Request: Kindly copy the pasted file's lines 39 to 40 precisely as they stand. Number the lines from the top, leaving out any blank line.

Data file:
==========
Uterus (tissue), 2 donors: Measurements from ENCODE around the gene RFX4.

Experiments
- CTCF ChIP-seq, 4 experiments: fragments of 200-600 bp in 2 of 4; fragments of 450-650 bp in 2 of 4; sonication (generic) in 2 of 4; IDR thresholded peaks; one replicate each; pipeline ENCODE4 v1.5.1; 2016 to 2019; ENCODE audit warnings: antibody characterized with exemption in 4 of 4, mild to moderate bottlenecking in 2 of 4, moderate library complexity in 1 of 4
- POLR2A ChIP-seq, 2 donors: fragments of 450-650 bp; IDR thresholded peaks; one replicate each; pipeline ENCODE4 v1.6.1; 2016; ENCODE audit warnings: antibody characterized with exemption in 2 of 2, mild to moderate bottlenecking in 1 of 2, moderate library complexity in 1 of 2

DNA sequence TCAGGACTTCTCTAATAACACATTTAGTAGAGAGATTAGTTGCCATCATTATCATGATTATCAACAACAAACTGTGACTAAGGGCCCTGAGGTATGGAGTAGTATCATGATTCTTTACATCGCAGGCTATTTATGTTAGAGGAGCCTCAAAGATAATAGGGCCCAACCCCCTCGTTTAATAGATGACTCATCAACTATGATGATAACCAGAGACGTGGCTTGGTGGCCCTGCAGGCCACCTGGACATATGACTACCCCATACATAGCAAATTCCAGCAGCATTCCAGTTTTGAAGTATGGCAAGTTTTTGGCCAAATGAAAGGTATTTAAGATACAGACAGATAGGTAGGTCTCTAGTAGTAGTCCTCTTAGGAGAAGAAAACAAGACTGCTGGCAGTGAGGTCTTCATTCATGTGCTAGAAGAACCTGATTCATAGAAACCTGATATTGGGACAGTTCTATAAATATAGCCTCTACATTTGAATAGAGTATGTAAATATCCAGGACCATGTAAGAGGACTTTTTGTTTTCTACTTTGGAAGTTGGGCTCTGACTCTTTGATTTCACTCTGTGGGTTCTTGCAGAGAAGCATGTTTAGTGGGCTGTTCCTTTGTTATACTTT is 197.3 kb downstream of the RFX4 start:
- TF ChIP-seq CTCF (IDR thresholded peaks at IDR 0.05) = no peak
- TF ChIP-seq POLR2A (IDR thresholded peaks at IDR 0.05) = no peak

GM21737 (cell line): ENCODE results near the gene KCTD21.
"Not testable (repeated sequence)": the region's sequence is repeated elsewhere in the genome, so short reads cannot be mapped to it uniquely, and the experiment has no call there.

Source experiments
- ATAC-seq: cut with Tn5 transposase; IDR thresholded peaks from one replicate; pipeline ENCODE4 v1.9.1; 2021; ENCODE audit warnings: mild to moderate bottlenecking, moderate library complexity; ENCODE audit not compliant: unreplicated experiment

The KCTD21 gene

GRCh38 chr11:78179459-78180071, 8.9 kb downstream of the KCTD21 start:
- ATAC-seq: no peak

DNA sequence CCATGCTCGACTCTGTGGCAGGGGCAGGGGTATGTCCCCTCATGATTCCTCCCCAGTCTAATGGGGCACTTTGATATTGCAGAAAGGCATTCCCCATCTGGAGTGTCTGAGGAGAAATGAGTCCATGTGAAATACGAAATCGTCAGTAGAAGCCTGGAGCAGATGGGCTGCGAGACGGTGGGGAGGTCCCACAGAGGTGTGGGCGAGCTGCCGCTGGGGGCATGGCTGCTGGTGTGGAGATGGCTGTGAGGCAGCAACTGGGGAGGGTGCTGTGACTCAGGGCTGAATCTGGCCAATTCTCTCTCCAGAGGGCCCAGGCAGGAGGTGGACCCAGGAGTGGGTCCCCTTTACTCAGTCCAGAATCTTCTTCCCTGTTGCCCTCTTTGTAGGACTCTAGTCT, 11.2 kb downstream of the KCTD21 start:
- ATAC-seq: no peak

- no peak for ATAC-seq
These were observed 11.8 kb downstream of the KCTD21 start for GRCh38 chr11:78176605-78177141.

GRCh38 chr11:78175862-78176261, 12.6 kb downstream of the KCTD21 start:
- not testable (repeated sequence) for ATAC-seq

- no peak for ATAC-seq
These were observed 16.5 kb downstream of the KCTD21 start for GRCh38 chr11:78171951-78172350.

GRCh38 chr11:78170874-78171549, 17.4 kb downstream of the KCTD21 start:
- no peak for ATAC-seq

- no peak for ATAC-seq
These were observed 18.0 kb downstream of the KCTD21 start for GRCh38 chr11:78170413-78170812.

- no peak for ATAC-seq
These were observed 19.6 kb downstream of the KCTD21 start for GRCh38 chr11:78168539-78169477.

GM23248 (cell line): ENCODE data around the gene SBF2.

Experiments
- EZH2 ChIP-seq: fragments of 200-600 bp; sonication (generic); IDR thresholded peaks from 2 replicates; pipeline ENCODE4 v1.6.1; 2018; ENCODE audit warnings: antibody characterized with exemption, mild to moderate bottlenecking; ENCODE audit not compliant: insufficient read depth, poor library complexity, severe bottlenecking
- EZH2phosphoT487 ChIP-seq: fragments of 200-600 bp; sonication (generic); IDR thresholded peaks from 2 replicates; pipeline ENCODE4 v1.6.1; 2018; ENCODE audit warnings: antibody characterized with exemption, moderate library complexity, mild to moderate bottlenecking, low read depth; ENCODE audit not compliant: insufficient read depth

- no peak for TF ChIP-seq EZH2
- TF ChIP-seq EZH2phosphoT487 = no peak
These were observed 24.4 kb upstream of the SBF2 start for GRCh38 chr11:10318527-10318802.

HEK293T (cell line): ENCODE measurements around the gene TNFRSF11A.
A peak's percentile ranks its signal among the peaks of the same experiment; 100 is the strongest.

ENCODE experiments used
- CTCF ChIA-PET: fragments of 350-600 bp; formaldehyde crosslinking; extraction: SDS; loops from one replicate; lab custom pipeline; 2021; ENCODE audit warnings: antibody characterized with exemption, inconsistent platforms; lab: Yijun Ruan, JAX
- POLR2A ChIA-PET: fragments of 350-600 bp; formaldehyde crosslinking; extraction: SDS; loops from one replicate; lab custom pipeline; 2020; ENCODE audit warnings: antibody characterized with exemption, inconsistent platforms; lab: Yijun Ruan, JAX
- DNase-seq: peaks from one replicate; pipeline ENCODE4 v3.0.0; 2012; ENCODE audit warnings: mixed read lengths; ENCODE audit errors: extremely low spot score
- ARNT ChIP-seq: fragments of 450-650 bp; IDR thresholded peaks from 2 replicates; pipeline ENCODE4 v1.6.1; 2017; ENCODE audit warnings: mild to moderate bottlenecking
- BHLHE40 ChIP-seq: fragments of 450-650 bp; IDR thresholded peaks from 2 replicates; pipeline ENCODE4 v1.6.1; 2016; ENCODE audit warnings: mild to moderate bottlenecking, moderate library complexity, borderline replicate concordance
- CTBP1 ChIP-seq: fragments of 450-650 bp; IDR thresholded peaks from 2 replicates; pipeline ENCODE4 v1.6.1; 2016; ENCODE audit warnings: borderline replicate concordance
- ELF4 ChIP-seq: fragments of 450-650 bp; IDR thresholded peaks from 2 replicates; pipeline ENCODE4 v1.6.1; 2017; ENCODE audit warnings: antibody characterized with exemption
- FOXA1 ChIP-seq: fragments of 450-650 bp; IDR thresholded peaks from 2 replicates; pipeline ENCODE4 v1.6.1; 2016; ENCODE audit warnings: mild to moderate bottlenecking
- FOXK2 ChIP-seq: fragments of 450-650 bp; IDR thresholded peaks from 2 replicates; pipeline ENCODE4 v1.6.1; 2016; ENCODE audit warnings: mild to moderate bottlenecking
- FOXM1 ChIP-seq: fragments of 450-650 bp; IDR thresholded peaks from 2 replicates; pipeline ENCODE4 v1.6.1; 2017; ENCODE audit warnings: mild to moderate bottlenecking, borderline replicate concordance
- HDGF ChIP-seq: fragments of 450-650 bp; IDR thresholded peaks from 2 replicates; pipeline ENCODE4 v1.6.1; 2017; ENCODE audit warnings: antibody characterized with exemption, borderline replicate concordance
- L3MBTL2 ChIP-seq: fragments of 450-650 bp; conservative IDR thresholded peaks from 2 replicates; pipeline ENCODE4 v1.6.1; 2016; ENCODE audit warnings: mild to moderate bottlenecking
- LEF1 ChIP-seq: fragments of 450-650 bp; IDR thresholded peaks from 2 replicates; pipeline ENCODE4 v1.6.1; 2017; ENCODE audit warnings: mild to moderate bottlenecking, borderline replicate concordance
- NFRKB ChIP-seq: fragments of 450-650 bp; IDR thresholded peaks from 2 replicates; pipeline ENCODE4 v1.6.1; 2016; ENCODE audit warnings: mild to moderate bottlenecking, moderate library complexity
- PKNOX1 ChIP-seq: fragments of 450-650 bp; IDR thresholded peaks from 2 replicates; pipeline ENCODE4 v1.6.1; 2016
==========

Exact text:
- CTCF ChIA-PET: fragments of 350-600 bp; formaldehyde crosslinking; extraction: SDS; loops from one replicate; lab custom pipeline; 2021; ENCODE audit warnings: antibody characterized with exemption, inconsistent platforms; lab: Yijun Ruan, JAX
- POLR2A ChIA-PET: fragments of 350-600 bp; formaldehyde crosslinking; extraction: SDS; loops from one replicate; lab custom pipeline; 2020; ENCODE audit warnings: antibody characterized with exemption, inconsistent platforms; lab: Yijun Ruan, JAX